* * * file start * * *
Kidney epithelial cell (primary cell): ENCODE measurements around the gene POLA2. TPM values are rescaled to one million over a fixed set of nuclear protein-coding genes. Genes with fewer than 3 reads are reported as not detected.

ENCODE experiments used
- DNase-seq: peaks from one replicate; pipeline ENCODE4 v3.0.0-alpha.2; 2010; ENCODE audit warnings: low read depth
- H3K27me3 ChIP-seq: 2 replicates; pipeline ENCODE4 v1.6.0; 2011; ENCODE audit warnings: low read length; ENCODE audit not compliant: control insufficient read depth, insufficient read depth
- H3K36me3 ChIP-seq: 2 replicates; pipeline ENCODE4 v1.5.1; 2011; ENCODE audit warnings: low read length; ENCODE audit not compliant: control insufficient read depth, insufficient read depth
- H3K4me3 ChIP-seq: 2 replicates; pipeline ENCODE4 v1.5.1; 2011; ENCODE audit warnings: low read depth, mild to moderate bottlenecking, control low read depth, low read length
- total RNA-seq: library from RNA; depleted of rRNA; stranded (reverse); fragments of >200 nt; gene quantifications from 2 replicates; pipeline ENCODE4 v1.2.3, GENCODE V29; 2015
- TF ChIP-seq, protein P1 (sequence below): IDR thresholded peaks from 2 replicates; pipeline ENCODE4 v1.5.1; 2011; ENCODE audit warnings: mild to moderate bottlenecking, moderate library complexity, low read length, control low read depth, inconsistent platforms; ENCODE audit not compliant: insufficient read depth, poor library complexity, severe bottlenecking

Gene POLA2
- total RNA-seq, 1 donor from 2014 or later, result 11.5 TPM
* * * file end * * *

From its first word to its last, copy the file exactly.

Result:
Kidney epithelial cell (primary cell): ENCODE measurements around the gene POLA2. TPM values are rescaled to one million over a fixed set of nuclear protein-coding genes. Genes with fewer than 3 reads are reported as not detected.

ENCODE experiments used
- DNase-seq: peaks from one replicate; pipeline ENCODE4 v3.0.0-alpha.2; 2010; ENCODE audit warnings: low read depth
- H3K27me3 ChIP-seq: 2 replicates; pipeline ENCODE4 v1.6.0; 2011; ENCODE audit warnings: low read length; ENCODE audit not compliant: control insufficient read depth, insufficient read depth
- H3K36me3 ChIP-seq: 2 replicates; pipeline ENCODE4 v1.5.1; 2011; ENCODE audit warnings: low read length; ENCODE audit not compliant: control insufficient read depth, insufficient read depth
- H3K4me3 ChIP-seq: 2 replicates; pipeline ENCODE4 v1.5.1; 2011; ENCODE audit warnings: low read depth, mild to moderate bottlenecking, control low read depth, low read length
- total RNA-seq: library from RNA; depleted of rRNA; stranded (reverse); fragments of >200 nt; gene quantifications from 2 replicates; pipeline ENCODE4 v1.2.3, GENCODE V29; 2015
- TF ChIP-seq, protein P1 (sequence below): IDR thresholded peaks from 2 replicates; pipeline ENCODE4 v1.5.1; 2011; ENCODE audit warnings: mild to moderate bottlenecking, moderate library complexity, low read length, control low read depth, inconsistent platforms; ENCODE audit not compliant: insufficient read depth, poor library complexity, severe bottlenecking

Gene POLA2
- total RNA-seq, 1 donor from 2014 or later, result 11.5 TPM